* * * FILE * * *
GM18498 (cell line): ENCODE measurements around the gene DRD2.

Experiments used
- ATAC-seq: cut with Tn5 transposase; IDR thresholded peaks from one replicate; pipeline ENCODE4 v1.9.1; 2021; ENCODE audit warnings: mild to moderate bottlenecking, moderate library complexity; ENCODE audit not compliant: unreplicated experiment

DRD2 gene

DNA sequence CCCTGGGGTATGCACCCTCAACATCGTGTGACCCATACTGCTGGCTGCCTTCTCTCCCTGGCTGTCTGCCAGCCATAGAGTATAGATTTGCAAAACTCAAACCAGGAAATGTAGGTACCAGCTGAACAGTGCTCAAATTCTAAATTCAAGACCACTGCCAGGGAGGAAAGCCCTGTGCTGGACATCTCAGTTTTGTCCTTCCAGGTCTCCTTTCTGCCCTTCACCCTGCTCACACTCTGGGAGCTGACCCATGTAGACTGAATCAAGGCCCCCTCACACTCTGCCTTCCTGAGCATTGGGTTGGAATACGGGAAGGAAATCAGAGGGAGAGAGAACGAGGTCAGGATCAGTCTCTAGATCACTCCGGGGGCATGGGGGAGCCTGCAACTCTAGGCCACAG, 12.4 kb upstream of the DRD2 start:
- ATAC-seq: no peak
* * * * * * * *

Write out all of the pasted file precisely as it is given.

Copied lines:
GM18498 (cell line): ENCODE measurements around the gene DRD2.

Experiments used
- ATAC-seq: cut with Tn5 transposase; IDR thresholded peaks from one replicate; pipeline ENCODE4 v1.9.1; 2021; ENCODE audit warnings: mild to moderate bottlenecking, moderate library complexity; ENCODE audit not compliant: unreplicated experiment

DRD2 gene

DNA sequence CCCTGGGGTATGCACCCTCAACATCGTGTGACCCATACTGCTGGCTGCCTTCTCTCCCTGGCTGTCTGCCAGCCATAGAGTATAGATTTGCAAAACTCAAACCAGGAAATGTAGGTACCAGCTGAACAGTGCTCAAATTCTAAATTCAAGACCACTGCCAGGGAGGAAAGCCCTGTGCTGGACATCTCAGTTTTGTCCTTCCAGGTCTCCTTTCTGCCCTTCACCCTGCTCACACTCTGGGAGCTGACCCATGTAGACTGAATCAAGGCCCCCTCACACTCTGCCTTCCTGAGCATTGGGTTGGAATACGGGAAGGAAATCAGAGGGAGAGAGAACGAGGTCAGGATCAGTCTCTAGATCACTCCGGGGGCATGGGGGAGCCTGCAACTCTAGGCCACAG, 12.4 kb upstream of the DRD2 start:
- ATAC-seq: no peak